So at the risk of drowning in the sea of NIH, I decided to start my own project to build this, as it would give me the perfect opportunity to get back up to speed with the latest WebSocket protocol, as well as giving me the most flexibility around customising the client and including extra features in it, such as the message archive and more.
The result of this endeavour is a project I’ve called Gnotty. At its core, Gnotty is a lightweight bridge between IRC and gevent, with WebSockets on the client via socket.io. Starting from scratch meant that I was able to implement a ton of extra features, which against the UNIX philosophy of doing one thing well, I ended up getting quite carried away with. Nonetheless I’m really pleased with the result so far.
Following is an overview of the extra features I’ve implemented so far in Gnotty, that make it much more than just a web-based interface to IRC.
As mentioned, one of the key requirements I had was to have all messages archived so that they can then be browsed and searched through. Whatever the context of using Gnotty is, from collaborating on an open source project, to private rooms for teams to use, this form of knowledge reuse is a critical feature. Gnotty provides this feature by combining Django models with Python’s logging module. Logging namespaces are defined for IRC messages as well as several other events, and when deployed as a Django project, logging handlers are configured that store all IRC messages to Django models. The interface for browsing and searching the message archive is then provided using Django views.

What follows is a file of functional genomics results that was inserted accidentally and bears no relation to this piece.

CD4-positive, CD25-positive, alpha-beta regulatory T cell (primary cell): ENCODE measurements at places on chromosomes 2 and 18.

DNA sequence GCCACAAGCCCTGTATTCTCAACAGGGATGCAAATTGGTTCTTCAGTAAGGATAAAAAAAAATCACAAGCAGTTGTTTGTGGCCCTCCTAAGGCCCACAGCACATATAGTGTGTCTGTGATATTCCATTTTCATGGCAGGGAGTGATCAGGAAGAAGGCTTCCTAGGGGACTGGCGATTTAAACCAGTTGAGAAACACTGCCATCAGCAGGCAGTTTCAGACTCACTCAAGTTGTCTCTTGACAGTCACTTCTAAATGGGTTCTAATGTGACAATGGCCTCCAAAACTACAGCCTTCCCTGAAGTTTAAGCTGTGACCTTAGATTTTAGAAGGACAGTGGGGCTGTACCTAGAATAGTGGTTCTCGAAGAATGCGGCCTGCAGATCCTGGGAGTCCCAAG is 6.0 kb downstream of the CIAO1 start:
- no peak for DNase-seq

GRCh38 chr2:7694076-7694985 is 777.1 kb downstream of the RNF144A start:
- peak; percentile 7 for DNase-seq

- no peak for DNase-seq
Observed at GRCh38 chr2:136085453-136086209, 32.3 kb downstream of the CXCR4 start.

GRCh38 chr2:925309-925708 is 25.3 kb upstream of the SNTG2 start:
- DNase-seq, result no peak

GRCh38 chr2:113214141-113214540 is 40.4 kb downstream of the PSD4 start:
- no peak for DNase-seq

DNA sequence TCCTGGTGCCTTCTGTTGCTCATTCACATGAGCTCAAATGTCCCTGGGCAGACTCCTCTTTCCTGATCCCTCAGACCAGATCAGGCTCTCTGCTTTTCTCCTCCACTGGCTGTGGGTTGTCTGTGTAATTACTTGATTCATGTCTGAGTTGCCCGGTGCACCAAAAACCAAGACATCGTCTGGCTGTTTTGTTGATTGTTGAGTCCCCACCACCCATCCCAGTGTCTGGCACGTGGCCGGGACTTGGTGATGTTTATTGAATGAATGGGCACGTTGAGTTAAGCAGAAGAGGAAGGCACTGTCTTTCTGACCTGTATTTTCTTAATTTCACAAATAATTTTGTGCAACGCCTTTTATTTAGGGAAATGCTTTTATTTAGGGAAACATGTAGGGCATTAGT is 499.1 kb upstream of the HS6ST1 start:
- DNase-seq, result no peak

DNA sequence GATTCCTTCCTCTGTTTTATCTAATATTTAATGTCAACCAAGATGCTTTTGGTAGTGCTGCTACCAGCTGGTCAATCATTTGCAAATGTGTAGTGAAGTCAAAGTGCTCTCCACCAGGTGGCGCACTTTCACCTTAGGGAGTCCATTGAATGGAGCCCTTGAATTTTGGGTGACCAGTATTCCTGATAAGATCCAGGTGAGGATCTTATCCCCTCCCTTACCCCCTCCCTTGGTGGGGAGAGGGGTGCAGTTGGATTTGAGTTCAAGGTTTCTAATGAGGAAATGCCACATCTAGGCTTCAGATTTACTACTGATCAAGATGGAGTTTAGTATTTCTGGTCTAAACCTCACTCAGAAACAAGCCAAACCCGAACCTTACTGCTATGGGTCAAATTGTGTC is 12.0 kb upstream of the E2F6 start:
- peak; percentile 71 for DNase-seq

Note that Django integration with Gnotty is entirely optional. You can deploy Gnotty as a stand-alone bridge between IRC and gevent without using Django at all. Given the use of Python’s logging module, you can then create your own logging handlers, and store IRC messages in some other format or location should you wish to.
By default, Gnotty’s interface uses Django’s templating language. This opens the door to many opportunities for customisation, from using Django’s template tags, to integrating with your existing Django project’s look and feel. Deploying Gnotty as a Django project opens it up to the entire ecosystem of third party Django applications.
This is another bonus feature simply available by virtue of Gnotty integrating with Django. By defining the
GNOTTY_LOGIN_REQUIRED setting in your Django project, the chat interface and message archive then require an authenticated Django user in order to be accessed. Combine this with a local IRC server such as ngIRCd, you can have your own hosted private IRC room for team collaboration, all set up in a matter of minutes.